The Marlin Coast Neighbourhood Centre is an incorporated community-based organization. Our vision is to be widely recognised as an organization dedicated to promoting, supporting and enhancing community, family and individual well-being. We operate within the Social Justice Principals of Equity, Access, Equality, and Participation through: Professional support; A friendly safe and inclusive meeting place; Respect for the individual; A commitment to the community; and Integrity throughout the organization.

The Centre is funded through the Queensland Department of Communities.

The Marlin Coast Neighbourhood Centre first invited the public into our new building in mid-June, but it wasn’t until Thursday 18 August that we were officially declared open for business by Minister for Communities, the Honourable Karen Struthers. Members of the Centre’s management committee and staff welcomed dignitaries from both State and Local Government, service providers and epresentatives from the builders and equipment suppliers, as well as a large number of our members and interested local residents.

President Bob Stemp addressed the more than 100 Neighbourhood News September 2011 … page 4 people present, outlining the journey the Centre had taken over 21 years of operation. The past five years of planning and negotiations have culminated in what we are now proud to offer the community—a beautiful, custom designed facility capable of taking the Centre into the next 21 years.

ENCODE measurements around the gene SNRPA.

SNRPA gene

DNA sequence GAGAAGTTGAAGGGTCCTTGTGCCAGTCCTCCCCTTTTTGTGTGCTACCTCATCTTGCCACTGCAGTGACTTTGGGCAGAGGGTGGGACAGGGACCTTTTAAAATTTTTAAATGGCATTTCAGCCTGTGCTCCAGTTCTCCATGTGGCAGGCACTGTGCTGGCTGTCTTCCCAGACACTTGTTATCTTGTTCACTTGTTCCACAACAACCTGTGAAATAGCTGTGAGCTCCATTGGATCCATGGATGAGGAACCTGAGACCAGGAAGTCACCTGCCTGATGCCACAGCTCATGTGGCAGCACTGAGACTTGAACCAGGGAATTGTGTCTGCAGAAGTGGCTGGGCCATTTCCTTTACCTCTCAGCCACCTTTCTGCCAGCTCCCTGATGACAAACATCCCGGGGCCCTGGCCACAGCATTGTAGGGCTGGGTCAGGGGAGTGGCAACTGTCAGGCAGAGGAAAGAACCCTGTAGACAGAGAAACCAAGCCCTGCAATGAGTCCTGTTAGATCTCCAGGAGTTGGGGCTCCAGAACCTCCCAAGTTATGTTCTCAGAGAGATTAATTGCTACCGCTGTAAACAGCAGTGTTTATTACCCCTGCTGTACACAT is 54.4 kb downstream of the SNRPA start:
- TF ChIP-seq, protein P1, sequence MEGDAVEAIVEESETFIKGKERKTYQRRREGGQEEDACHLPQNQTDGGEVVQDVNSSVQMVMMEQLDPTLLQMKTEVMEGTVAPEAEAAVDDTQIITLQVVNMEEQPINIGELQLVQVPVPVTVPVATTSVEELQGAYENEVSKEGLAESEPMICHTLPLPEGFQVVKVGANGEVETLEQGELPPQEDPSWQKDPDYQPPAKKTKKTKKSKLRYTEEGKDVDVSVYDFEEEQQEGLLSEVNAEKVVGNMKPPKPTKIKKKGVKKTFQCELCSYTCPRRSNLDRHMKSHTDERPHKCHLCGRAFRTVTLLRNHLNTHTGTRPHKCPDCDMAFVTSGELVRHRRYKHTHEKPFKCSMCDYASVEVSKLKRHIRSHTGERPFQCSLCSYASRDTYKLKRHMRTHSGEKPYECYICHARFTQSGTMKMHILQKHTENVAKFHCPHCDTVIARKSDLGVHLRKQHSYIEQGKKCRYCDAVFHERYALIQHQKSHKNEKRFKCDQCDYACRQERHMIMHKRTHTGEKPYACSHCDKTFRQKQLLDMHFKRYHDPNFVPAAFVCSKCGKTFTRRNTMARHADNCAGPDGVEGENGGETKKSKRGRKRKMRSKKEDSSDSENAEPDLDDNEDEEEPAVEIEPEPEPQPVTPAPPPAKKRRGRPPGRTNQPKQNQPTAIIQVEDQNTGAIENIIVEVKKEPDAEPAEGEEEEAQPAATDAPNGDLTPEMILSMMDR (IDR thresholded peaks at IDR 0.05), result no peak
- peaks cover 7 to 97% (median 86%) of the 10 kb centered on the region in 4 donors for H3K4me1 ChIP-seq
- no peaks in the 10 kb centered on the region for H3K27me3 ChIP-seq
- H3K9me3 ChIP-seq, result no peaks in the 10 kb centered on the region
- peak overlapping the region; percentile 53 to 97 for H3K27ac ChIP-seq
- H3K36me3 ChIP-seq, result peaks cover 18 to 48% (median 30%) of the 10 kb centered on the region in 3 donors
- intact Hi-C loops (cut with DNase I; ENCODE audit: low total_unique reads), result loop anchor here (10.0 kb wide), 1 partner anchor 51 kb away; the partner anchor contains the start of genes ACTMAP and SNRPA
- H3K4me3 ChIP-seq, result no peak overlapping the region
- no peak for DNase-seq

State Member for Barron River, Steve Wettenhall and Cairns Regional Council Mayor Val Schier congratulated the committee and staff on their achievement.


The State Government has allocated $2,000,000 to build a replacement Marlin Coast Neighbourhood Centre and had previously negotiated with Cairns City Council to locate this facility on vacant Council owned land at 26-28 Survey Street, Smithfield. Recent investigations of this site have identified significant drainage issues that have necessitated a review of the options available for the location of the new Centre. At the 23 October 2008 SACCS meeting, Council resolved to further consult with stakeholders and investigate options for the location of the Marlin Coast Neighbourhood Centre

Ian Lowth: 1/59/13-01: #1857014-v3


That Council reject the request for relocation of the neighbourhood centre to the Smithfield Precinct and direct the applicant to the Survey Street site as approved.


The Neighbourhood Centre is and should be just what the name stated a neighbourhood centre, and should be placed in a neighbourhood and not in a sport and recreation precinct.

Council has no obligations to provide a site for this facility, but has a resolution of Council to provide the Survey Street site.This site is part of the approved Smithfield Masterplan and is earmarked for use as a Sport and Recreation Precinct, for now and into the future.

Carried:  Councillors Schier, Leu, Forsyth, Lesina and Pyne voting
against the motion